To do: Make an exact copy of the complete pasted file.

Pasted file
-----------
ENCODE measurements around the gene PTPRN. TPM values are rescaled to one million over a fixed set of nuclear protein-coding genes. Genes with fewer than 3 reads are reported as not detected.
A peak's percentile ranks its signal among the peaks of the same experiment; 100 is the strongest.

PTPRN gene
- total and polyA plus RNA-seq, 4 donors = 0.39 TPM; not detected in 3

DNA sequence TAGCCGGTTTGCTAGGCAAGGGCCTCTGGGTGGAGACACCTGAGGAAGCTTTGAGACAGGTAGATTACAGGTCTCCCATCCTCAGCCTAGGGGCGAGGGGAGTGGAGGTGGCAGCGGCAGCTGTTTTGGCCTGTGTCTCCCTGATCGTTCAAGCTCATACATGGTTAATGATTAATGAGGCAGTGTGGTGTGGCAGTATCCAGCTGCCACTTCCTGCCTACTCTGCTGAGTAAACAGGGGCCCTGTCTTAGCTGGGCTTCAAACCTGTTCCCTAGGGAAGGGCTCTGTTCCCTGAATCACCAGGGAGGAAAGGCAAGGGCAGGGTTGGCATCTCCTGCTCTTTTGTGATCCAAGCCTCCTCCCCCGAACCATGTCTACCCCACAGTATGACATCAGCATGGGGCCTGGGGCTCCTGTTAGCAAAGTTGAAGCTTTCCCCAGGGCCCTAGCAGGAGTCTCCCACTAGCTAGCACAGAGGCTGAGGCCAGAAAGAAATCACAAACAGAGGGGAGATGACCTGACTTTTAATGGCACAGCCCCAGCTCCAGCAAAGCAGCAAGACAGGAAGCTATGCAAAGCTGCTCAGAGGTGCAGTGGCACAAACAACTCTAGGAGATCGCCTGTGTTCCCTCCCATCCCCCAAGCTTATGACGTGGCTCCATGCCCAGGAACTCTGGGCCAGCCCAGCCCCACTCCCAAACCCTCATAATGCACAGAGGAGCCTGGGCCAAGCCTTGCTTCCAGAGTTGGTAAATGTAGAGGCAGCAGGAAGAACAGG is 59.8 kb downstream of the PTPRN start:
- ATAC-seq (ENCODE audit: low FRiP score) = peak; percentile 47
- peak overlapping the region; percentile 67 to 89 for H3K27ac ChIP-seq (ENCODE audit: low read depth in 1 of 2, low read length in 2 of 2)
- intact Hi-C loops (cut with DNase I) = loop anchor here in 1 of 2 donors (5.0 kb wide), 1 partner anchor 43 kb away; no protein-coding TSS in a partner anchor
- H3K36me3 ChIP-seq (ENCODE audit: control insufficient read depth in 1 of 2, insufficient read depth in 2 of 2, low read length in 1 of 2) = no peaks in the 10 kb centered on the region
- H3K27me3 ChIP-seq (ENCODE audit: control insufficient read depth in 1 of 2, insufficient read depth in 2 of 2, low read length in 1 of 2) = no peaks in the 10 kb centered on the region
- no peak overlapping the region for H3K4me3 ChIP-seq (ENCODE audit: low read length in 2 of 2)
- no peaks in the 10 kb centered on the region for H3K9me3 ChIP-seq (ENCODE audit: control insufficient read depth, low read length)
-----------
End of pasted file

ENCODE measurements around the gene PTPRN. TPM values are rescaled to one million over a fixed set of nuclear protein-coding genes. Genes with fewer than 3 reads are reported as not detected.
A peak's percentile ranks its signal among the peaks of the same experiment; 100 is the strongest.

PTPRN gene
- total and polyA plus RNA-seq, 4 donors = 0.39 TPM; not detected in 3

DNA sequence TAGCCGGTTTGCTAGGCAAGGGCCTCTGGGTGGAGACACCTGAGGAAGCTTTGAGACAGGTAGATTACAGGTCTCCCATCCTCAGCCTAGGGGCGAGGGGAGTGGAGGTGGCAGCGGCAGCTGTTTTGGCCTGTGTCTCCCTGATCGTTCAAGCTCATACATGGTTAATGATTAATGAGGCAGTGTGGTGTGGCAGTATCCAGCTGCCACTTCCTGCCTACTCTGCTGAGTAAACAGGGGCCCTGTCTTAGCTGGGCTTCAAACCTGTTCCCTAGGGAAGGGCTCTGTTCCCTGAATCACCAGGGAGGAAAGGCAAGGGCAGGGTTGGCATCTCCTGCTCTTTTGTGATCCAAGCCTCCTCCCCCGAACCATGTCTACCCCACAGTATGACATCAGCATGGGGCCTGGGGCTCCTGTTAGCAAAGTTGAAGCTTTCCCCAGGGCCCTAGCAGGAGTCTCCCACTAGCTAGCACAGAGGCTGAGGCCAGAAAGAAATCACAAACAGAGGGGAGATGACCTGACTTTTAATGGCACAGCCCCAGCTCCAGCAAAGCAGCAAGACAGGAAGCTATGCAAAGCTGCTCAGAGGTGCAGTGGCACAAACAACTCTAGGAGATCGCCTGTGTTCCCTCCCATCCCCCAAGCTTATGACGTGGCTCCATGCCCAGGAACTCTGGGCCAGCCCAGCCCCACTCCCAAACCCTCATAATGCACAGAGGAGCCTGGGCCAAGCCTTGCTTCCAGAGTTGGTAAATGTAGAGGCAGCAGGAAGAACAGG is 59.8 kb downstream of the PTPRN start:
- ATAC-seq (ENCODE audit: low FRiP score) = peak; percentile 47
- peak overlapping the region; percentile 67 to 89 for H3K27ac ChIP-seq (ENCODE audit: low read depth in 1 of 2, low read length in 2 of 2)
- intact Hi-C loops (cut with DNase I) = loop anchor here in 1 of 2 donors (5.0 kb wide), 1 partner anchor 43 kb away; no protein-coding TSS in a partner anchor
- H3K36me3 ChIP-seq (ENCODE audit: control insufficient read depth in 1 of 2, insufficient read depth in 2 of 2, low read length in 1 of 2) = no peaks in the 10 kb centered on the region
- H3K27me3 ChIP-seq (ENCODE audit: control insufficient read depth in 1 of 2, insufficient read depth in 2 of 2, low read length in 1 of 2) = no peaks in the 10 kb centered on the region
- no peak overlapping the region for H3K4me3 ChIP-seq (ENCODE audit: low read length in 2 of 2)
- no peaks in the 10 kb centered on the region for H3K9me3 ChIP-seq (ENCODE audit: control insufficient read depth, low read length)